21 Best Real Life Infographics

21 Best Real Life Infographics 8

What are Real Life Infographics? Real Life Inforgraphics or data that is represented by physical objects, is an up and coming trend in the way we share information. In fact, it is so new there isn’t really a word for it yet. We can call them ‘physical infographics’ or ‘real world visualization’ as well. They visualize data with real objects, often combined with typography.

Real Life Infographics are different than other inforgraphics in that they rely much more on photographs instead of a purely digital medium. Moving away from the Everthing-Is-Possible-Unicorn-Utopia of Illustrator is an interesting limitation, as well as a simplifying one. As designers we like to come up with creative ways to display information that will still blow your mind, despite any technical limitations. The real world isn’t perfect, and therefore it may not be as accurate as abstract shapes like graph bars. Even though these visualizations still strive for accuracy, you will notice that the context of these graphics will become much more important than precision. Let’s take a look

01. Fresh Water Withdrawal

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Fresh water withdrawal per capita. The graphic mostly plays on emotions; the suspense of the balloon that is about to hit the nail and explode is forbidding, and warns us we’re not heading in the right direction.

 

02. Global Pharmacy

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The graphic by itself doesn’t tell us much. Photographer Johnny Christmas who created this image says: “Global Pharmacy shows, on average, the amount of pills consumed a year for a male living in the UK. His life expectancy is 77 and he will take as many pills in the last ten years of his life, as he does in the first sixty-six.” Which brings us to the next infographic.

 

03. Pharmaceutical Drugs Found in Fish

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How much of our medicine ends up in fish? Not enough to have an effect on us by consuming fish, but certainly enough to be harmful to marine life. This graphic is a creative way of spreading awareness about this topic. Made by Oliver Uberti, design editor at the National Geographic magazine.

 

04. Anatomy CV

anatomycv Although I think the feeling that this graphic provokes seems a tad too dramatic for it’s topic, it certainly is a very creative way to express a resume. Vu-Tuan-Dang Tran, the designer, wanted his CV (resume) to come from inside of him and decided to write it on his flesh and bones.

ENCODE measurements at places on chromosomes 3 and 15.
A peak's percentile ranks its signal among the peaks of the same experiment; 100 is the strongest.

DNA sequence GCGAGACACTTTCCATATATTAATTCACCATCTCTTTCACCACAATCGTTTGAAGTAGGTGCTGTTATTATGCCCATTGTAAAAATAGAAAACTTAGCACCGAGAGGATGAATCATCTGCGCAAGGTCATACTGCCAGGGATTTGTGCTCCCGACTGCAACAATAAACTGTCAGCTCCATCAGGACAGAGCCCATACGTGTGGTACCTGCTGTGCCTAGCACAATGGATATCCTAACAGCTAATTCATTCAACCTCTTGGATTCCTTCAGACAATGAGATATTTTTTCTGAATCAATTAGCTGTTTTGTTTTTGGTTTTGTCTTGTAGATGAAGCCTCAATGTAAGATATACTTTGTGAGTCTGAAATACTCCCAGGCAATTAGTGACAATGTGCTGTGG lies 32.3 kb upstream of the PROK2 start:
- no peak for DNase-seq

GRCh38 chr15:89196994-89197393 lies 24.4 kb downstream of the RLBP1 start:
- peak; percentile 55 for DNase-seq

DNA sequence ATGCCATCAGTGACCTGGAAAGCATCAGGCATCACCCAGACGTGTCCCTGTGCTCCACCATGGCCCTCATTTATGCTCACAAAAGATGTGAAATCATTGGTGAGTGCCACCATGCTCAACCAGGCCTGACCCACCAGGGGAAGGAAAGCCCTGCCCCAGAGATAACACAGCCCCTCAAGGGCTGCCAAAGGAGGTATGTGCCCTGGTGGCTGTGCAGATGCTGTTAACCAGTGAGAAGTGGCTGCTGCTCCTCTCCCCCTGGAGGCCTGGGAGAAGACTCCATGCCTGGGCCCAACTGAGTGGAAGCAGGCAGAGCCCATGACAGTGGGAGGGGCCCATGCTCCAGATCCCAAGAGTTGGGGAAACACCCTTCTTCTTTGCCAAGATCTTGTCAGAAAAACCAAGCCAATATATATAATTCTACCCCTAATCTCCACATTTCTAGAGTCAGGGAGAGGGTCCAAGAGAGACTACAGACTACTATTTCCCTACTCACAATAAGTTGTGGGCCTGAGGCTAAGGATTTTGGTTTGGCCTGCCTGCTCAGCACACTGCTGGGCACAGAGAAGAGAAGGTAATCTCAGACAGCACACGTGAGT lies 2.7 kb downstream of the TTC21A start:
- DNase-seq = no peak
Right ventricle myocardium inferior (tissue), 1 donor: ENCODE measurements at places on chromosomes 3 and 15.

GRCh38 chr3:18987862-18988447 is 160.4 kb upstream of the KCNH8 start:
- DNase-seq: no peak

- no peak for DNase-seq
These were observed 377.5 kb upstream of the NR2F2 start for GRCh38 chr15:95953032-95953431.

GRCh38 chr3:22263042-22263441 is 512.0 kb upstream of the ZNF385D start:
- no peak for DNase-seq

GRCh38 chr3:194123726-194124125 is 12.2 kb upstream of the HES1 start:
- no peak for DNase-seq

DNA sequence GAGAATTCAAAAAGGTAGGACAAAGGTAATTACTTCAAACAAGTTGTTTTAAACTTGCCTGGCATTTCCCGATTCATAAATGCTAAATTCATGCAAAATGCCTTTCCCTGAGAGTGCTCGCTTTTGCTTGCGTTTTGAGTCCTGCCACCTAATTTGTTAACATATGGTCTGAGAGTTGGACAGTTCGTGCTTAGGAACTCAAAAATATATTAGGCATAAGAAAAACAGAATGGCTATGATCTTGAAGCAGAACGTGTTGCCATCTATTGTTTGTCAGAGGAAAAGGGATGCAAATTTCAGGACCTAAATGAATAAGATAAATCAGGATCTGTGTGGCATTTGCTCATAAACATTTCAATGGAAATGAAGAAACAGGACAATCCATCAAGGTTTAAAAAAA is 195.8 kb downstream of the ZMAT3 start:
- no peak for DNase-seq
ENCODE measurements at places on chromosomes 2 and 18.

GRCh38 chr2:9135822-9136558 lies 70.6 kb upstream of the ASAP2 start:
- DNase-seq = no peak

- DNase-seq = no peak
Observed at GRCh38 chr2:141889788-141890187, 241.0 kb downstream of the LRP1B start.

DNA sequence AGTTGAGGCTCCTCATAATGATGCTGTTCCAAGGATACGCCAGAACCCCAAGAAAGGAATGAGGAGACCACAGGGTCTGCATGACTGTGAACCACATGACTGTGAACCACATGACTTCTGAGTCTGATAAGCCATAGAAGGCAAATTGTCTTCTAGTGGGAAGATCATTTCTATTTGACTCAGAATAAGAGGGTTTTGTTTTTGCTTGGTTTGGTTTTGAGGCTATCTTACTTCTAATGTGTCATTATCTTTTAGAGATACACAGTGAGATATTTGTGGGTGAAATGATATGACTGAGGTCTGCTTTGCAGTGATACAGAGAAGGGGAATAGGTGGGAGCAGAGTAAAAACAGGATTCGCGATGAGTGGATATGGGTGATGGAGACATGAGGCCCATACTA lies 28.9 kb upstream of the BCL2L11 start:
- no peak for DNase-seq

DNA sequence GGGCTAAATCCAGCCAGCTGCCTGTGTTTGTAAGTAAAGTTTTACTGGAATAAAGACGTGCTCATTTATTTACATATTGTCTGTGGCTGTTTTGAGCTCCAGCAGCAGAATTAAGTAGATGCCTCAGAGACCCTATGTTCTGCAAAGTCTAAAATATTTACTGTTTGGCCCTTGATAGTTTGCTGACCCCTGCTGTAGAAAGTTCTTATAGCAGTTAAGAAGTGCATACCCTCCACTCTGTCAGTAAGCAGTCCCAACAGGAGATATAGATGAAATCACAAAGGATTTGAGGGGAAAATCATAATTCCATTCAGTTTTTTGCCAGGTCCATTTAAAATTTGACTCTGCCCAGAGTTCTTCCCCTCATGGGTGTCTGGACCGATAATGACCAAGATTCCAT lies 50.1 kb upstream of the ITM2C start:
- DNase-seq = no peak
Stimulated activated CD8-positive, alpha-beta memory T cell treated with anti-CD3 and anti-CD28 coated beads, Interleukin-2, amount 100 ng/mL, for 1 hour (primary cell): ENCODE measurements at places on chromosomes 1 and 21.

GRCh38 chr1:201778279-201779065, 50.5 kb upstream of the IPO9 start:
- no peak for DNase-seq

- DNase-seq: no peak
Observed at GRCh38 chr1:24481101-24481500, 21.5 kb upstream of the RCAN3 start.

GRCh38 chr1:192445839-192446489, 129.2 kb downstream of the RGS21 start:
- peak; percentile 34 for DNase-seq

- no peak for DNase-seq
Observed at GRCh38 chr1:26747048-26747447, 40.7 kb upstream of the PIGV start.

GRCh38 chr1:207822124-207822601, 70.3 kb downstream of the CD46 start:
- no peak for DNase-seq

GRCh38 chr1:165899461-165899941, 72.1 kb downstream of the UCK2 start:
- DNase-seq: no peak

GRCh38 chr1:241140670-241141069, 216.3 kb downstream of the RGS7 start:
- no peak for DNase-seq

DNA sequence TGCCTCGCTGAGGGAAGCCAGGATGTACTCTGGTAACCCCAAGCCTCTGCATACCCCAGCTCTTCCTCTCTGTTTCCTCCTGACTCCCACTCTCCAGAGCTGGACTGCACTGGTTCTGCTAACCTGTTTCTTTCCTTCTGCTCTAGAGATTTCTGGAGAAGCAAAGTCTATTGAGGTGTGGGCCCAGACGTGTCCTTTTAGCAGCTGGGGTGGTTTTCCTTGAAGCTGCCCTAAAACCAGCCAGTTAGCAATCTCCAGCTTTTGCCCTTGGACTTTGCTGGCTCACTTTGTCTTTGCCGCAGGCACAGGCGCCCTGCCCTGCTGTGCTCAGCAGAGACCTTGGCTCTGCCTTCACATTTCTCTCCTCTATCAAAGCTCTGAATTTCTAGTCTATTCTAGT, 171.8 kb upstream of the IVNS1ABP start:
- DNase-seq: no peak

05. Zip Flies

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Designer Sarah Illenberger created a stunning series of infographics based on the results of a sex survey from a German magazine. The question at the top translated from German says: “How many people have you slept with?” Now the zipper-flies make sense, even though they don’t help to visualize the information as accurately as a graph can. So, it is not the visual precision of the information that makes this graphic striking, but the choice of symbolism that corresponds with the story the graphic is telling us.

 

06. Water Usage and Fast Food

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The figures used in this graphic are actually handmade paper objects. Check it out in detail on Behance.

 

07. Interest no. 4 Series

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This project by Danish designer Peter Ørntoft has won the gold in the ‘Information is Beautiful’ awards. About Interest no. 4Ørntoft says: “Interest no. 4 is refugees and immigrants. The focus of the interest deals with whether or not the Danes think its ethical to wear religious symbols in public professions. I have used the looks and appearances of traditional religious symbols to design the diagrams explaining the data.” Click here to see his other work on the project: Interest no. 5 (Health and health care) and Interest no. 6 (Law and order).

 

08. Lunar Tides

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Daniel Comite first created a poster, visualizing the ocean tides in his hometown corresponding with the moon cycles. After that he created this clever three-dimensional piece making use of cast shadows to reflect the rhythmic tides.

 

09. 100 Years of World Cuisine

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This is perhaps the most disturbing infographic I have ever laid eyes on. Besides the couple of ghostly pieces of kitchenware hanging in mid air, this graphic casually lays out millions of deaths on the table. It is unthinkable that these 38 million deaths aren’t even a quarter of the total death toll in the 20th century. This infographic isn’t exactly functional, it’s difficult to compare the quantities and the proportions are probably not precise. However, the designers weren’t aiming to show something scientific, but rather to provoke certain emotions: “Our understanding of conflicts is often nothing more than a handful of digits, the more precise, the less meaningful. (..) We wanted to put a picture on these digits. A shocking, gory picture, like the reality of war. We wanted to give context, like a scale on which we could visualize each conflict next to the others.”